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$471 Billion, "War on Terror" Not Included

$471 Billion, "War on Terror" Not Included

By Maya Schenwar
t r u t h o u t | Report

In a closed session on Tuesday, a Congressional appropriations conference committee approved $471 billion in defense spending for 2008, a 9.5 percent increase over last year. Although a separate bill allocating war funds will probably follow soon, Democrats succeeded in keeping money specifically for operations in Iraq and Afghanistan out of this general defense appropriations bill.

Sen. Ted Stevens (R-Alaska) raised an amendment in conference to add a $70 billion "bridge fund" for the "war on terror" to the bill, but the proposal was defeated with a vote along party lines, according to Jesse Jacobs, press secretary for Senate Appropriations Committee Chairman Robert Byrd (D-West Virginia).

"There is no new money for Iraq and Afghanistan," Jacobs said in an interview. "They will have to draw from what is already there."

The exclusion of the bridge fund marks a small victory for some antiwar Democrats, who say cutting off or redirecting funding is key to initiating a troop withdrawal.

However, the war spending debate is not over for the week: Democrats on both chambers' appropriations committees plan to propose a separate bridge fund of "less than $50 billion," according to House Appropriations Subcommittee Chairman John Murtha (D-Pennsylvania), as reported in Congress Daily. Murtha said Democrats opted to exclude the bridge fund from the general defense bill to avoid holding up that bill's passage with squabbling over Iraq. The stand-alone bridge fund bill is expected to hit the House floor as soon as Thursday.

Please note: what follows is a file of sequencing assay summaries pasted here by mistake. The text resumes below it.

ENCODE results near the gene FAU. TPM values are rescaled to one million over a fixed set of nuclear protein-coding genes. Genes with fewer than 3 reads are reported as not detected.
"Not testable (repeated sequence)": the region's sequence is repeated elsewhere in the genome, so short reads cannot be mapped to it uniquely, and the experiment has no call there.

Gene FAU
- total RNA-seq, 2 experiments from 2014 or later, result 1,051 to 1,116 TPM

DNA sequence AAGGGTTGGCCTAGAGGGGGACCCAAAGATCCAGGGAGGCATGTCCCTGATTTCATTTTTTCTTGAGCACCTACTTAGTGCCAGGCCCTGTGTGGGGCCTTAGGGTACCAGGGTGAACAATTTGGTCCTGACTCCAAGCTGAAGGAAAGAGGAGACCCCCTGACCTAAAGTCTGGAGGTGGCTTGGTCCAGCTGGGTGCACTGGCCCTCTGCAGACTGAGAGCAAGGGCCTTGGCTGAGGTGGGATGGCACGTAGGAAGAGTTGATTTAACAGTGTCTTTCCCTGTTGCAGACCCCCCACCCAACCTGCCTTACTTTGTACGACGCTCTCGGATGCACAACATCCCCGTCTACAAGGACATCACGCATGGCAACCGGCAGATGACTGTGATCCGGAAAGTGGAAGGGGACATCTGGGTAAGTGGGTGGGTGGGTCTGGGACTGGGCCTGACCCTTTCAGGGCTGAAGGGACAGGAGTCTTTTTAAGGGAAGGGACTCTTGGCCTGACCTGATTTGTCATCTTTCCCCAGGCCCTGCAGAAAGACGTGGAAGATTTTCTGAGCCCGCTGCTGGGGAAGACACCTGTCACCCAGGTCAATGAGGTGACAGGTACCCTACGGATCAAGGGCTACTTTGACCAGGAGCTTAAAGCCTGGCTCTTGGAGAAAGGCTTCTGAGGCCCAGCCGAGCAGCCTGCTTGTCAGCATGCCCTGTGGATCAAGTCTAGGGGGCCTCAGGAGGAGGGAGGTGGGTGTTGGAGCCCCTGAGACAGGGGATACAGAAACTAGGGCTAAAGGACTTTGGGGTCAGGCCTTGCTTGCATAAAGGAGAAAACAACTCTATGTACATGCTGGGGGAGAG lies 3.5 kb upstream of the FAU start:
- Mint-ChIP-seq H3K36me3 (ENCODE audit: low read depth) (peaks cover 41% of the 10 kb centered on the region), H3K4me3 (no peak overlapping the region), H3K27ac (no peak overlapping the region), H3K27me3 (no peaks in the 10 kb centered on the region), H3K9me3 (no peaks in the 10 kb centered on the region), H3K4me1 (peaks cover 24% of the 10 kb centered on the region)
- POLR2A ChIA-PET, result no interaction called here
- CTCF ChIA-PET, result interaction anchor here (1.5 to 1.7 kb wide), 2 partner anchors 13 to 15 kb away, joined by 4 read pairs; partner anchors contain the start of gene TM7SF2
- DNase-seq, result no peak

In a statement on Tuesday afternoon, Senator Byrd, who has frequently spoken out against the administration's "blank checks" for war, indicated he would introduce the bridge fund to the Senate - with strings attached.

"I have crafted legislation that will provide the funding our troops need while at the same time sending a clear message to the president that we must transition the mission in Iraq to encourage Iraqis to take a much greater role in securing their future," Byrd said.

Until that legislation passes, Congress will fund the war through other mechanisms. A last-minute provision attached to Tuesday's defense bill, called a "continuing resolution," calls for all government departments to be funded at a steady rate until their respective appropriations bills pass. The resolution, which would expire December 14, would extend current levels of funding for the wars in Iraq and Afghanistan.

Measures like bridge funds and continuing resolutions give Congress members more time to hash out the Iraq debate, sustaining it in increments without signing on for another year, according to Steve Kosiak, vice president of Budget Studies at the Center for Strategic and Budgetary Assessments.